George Miller: Mad Max's Influences

George Miller: Mad Max's Influences
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George Miller discusses what influenced him in making Mad Max. In particular, he talks about his childhood in the flat, lonely landscape of Chinchilla in rural Queensland and the car culture in that region.

As a director, the silent films of Buster Keaton and others have had a profound effect on how he approaches filmmaking and he describes here his intention to create 'pure cinema' with Mad Max (1979).

Paul Byrnes interviewed George Miller for australianscreen online in 2006.

Paul Byrnes
George Miller

I guess any work is a sum total of what your experience is at the time. And there’s no question that Mad Max (1979) was influenced by my childhood in rural Queensland which … Chinchilla itself is west of the Darling Downs. Completely flat roads. Loamy soil. Heat haze. Burnt land. And with a very intense car culture. I mean the main street of town and Saturday night were just the kids in the cars. By the time we were out of our teens, several of our peers had already been killed or badly injured in car accidents. And there was just those long flat roads where there was no speed limit and people would just go. And that obviously had a big … impinged on me.

And it wasn’t until I really ended up being a doctor in emergency and seeing the kind of carnage as a result of car accidents or 'bike accidents that it kind of got into me. It kind of disturbed me quite a bit. And I think all those things were part of the mix of the Mad Max films. Particularly the first one.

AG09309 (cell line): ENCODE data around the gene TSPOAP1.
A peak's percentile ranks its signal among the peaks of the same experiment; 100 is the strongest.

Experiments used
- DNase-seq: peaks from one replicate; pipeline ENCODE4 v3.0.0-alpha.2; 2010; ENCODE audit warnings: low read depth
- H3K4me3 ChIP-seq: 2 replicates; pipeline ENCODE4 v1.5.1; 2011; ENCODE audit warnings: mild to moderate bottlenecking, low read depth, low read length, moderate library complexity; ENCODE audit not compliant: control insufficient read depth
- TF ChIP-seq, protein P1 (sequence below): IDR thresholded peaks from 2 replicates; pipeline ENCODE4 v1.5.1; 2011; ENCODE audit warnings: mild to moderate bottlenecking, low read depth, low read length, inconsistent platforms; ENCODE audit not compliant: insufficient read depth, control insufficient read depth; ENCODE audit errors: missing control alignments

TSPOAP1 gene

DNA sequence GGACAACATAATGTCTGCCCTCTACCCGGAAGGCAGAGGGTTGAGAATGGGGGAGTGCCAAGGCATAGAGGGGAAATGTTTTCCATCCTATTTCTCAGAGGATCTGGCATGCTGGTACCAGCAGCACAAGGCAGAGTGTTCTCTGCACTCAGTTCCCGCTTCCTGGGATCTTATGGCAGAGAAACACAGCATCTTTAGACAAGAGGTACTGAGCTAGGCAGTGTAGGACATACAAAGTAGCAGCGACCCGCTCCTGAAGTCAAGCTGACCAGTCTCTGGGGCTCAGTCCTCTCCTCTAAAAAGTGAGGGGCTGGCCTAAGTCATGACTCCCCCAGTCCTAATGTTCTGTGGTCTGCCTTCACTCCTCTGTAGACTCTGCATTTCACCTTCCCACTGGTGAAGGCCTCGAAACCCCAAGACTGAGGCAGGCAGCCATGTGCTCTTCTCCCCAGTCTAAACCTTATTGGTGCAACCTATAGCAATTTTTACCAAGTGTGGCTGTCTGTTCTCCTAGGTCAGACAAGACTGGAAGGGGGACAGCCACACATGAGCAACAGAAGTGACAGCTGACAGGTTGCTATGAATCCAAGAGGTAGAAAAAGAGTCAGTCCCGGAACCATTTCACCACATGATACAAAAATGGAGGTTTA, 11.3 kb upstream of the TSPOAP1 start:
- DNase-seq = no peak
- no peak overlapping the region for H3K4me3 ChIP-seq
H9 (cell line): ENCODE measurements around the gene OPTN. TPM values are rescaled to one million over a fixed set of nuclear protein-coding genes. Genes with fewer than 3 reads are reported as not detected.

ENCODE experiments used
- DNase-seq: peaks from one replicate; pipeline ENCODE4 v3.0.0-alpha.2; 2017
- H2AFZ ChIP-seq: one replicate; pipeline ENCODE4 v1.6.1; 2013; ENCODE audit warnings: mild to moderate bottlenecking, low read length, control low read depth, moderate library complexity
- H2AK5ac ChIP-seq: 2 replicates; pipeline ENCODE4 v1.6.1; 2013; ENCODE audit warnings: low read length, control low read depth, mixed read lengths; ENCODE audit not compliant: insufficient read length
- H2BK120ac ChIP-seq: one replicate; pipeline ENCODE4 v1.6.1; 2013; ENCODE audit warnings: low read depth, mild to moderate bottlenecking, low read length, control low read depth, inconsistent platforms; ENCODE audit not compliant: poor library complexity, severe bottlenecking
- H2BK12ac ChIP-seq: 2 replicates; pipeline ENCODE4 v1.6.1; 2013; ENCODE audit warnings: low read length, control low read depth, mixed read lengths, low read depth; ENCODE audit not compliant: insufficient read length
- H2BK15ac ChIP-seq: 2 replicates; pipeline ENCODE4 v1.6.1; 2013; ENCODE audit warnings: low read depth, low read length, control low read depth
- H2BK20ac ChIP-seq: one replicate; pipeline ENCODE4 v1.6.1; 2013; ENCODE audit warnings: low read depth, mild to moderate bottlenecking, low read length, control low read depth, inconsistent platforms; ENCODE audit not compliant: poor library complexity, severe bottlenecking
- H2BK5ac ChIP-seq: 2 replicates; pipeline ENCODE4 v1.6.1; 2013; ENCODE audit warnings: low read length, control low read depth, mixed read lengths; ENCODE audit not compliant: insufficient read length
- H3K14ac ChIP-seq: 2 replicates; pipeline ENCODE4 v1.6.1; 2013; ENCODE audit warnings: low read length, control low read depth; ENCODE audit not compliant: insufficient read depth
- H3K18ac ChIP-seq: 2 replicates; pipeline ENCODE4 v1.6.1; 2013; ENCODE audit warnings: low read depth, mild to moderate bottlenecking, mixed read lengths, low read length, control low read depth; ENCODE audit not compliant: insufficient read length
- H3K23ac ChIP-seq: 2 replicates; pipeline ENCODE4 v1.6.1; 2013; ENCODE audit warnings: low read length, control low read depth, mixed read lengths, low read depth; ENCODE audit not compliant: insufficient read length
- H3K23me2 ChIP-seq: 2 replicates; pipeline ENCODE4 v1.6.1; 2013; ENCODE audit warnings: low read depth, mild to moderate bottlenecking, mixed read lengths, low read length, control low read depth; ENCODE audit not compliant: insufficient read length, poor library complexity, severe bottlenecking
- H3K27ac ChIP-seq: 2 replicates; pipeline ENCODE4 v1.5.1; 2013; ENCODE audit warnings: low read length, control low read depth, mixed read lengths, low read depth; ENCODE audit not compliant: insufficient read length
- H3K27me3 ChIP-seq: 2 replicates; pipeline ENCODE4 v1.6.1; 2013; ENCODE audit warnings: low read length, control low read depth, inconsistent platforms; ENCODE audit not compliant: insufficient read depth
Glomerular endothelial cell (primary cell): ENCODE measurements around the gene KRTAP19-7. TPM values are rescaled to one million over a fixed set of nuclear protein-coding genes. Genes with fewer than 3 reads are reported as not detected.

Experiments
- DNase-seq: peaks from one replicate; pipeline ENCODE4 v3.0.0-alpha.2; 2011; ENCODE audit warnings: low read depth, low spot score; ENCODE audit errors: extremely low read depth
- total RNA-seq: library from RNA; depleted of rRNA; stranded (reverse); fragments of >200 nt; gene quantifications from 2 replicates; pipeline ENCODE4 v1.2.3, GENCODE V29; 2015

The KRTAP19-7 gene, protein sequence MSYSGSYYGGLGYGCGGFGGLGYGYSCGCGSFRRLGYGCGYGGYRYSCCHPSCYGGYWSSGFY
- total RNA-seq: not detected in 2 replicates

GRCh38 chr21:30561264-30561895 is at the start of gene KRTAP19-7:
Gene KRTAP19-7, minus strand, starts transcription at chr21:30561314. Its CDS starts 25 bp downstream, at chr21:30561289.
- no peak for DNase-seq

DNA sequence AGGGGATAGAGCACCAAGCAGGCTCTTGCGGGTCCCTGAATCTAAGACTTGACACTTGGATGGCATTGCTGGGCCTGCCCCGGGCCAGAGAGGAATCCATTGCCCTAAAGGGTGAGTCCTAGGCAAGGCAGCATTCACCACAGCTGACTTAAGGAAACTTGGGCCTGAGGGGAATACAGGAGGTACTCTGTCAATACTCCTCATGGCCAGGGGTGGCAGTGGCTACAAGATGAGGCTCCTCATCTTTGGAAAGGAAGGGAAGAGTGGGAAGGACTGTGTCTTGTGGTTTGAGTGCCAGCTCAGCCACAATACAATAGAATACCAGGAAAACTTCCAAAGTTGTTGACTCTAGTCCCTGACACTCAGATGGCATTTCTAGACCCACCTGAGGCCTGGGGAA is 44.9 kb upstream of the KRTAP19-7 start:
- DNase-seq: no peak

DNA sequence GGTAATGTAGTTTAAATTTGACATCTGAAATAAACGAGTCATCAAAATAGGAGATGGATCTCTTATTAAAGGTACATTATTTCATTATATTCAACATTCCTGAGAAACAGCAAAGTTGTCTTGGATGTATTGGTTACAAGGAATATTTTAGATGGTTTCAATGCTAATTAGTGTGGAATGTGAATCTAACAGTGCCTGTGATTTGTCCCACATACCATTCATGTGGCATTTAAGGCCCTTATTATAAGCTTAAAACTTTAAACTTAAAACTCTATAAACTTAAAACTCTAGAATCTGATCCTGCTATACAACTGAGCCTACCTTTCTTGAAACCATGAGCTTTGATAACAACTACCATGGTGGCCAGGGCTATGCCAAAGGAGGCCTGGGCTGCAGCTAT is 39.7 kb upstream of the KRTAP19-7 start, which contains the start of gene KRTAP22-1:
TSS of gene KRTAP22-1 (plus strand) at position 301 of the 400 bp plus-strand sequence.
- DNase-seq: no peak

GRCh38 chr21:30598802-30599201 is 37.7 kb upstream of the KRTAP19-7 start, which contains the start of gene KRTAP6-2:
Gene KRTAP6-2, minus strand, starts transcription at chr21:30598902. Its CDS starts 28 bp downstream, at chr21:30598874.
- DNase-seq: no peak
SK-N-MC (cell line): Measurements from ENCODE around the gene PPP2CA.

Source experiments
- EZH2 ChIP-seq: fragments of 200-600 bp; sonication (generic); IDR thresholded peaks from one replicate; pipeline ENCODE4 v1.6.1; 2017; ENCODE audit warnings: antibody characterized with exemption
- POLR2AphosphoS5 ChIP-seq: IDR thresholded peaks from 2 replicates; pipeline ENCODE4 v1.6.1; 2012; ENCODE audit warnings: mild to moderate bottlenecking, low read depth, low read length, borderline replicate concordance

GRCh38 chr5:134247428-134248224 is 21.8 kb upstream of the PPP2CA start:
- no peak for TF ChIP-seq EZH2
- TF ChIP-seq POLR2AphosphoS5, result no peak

I guess the main thing going through my mind when we made Mad Max (1979) was I wanted to make a film which I saw as pure cinema. I started off being interested in mainly painting and drawing. And it wasn’t until I started to edit film, I had the opportunity to do that, where I suddenly saw – oh my god, there is the fourth dimension if you like, time, you could bring into two-dimensional space. So it became basically kinetic pictures that I was mainly interested in.

And it was only later that I got interested in narrative. So with the first Mad Max (1979) I basically wanted to make a silent movie. With sound. The kind of movie that Hitchcock would say, 'They didn’t have to read the subtitles in Japan’. A film that basically played like a silent movie and … because for me, once I got interested in cinema as moving pictures, I went back to the silent era. And I was particularly struck by the films of Buster Keaton and Harold Lloyd and those – and those kind of very kinetic action montage movies that they made. And they were the … I think they were the true masters in that era.

And basically I saw the action movie, particularly the car action movie, as an extension of that. Just the way you could put little bits of film together and make up a kind of a whole sentence. The syntax of filmmaking was first discovered by those kinds of filmmakers. And that was the thing that really drove me to something like Mad Max (1979). And of course that meant that we had to work in genre. It wasn’t a kind of reaction to the period films being made at the time. It was mainly … it was my interest and Byron Kennedy’s interest at that time to make a film like that. And it’s still a film … I still love those films. I call them – I call them ‘pure cinema.’